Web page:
COLOUR WOODCUT INTERNATIONAL: MODERN PRINTMAKING IN JAPAN AND THE WEST – TAASA Review December 2012

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This article was originally found in the December 2012 edition of TAASA Review (Volume 21, Issue 4, Page 16).

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Chiaki Ajioka Japanese method’ of colour woodcut meant `to print from wood blocks in water-colours’ (The Studio vol.3, 1894, 144) with the colour applied with brush instead of roller.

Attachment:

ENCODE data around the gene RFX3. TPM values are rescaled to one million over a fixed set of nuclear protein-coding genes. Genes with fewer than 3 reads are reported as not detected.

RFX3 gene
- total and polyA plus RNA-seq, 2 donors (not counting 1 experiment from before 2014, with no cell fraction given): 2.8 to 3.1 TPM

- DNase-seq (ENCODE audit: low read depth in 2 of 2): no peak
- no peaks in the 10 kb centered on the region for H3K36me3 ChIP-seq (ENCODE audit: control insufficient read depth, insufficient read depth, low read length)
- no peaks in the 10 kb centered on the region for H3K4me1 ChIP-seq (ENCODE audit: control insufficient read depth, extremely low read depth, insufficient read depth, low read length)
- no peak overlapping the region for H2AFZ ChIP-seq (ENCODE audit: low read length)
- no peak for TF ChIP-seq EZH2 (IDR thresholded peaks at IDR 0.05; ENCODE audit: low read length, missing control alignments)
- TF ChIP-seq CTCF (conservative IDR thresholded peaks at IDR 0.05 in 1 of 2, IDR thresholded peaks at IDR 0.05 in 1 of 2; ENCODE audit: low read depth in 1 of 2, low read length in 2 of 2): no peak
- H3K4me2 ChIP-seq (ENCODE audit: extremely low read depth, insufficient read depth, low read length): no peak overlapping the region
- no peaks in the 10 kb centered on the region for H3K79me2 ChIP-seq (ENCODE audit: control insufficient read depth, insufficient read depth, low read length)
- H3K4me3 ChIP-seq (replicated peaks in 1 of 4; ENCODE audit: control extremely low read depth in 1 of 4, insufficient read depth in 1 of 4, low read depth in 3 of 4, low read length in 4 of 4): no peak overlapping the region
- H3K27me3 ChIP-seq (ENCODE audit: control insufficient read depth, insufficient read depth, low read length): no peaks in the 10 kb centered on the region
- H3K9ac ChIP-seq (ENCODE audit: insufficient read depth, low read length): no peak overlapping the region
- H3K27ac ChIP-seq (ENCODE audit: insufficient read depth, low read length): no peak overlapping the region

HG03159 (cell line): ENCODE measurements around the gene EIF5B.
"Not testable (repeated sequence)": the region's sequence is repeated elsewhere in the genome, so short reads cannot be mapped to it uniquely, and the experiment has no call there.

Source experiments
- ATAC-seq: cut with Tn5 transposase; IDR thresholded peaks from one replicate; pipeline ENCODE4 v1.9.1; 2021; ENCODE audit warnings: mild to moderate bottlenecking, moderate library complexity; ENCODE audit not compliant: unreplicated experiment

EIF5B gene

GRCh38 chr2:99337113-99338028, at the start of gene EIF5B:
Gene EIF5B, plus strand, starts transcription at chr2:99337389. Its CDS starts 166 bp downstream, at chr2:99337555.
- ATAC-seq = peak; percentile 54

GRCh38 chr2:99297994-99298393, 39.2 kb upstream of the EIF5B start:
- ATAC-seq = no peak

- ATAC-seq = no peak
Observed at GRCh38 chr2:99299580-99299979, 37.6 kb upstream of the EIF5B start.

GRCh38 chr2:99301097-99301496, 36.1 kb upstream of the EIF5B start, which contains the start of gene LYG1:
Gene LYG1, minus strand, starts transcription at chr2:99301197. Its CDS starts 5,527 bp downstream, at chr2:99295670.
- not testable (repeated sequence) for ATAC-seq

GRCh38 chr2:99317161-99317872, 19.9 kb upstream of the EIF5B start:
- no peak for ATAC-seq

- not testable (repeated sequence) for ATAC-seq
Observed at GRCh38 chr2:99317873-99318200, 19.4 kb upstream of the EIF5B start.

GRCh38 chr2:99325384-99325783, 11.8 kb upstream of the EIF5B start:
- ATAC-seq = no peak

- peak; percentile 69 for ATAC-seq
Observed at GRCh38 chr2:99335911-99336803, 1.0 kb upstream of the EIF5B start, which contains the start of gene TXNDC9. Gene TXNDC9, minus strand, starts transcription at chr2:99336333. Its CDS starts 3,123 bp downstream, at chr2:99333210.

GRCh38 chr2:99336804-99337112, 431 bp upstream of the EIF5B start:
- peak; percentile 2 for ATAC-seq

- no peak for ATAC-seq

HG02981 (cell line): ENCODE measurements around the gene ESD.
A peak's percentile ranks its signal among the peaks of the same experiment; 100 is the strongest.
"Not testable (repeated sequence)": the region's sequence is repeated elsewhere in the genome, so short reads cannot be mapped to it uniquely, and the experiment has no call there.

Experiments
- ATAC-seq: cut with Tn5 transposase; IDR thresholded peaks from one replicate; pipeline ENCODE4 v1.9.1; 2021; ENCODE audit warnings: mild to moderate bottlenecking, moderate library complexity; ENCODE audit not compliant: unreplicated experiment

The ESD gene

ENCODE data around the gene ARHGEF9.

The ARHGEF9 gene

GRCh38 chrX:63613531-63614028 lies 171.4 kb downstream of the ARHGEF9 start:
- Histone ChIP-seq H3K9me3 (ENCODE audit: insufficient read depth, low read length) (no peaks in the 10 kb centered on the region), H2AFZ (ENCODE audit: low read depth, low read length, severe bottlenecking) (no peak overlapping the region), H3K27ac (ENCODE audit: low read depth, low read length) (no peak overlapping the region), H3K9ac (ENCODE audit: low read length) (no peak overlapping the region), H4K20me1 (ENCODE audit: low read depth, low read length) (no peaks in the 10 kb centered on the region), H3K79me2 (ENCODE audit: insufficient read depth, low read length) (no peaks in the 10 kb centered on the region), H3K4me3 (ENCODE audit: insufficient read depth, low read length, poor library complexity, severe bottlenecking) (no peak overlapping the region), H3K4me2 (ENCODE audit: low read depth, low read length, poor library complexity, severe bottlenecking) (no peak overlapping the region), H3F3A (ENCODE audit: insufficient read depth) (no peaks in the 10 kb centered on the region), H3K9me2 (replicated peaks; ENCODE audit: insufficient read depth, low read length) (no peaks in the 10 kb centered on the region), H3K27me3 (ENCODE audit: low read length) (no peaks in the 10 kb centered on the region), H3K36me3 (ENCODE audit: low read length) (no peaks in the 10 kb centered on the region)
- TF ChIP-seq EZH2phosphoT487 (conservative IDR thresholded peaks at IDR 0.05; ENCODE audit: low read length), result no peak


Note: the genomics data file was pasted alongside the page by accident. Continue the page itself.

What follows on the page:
This method forced artists to consider colour as a main component of flat composition, not subordinate to representational forms.

Their concerted effort crystalised in the production of their first colour woodcut Eve and the serpent in 1895: Batten provided the design and Fletcher blockcut and printed it. Simultaneously, in Boston, American artist Arthur Wesley Dow (1857-1922) was producing colour woodcuts of his own...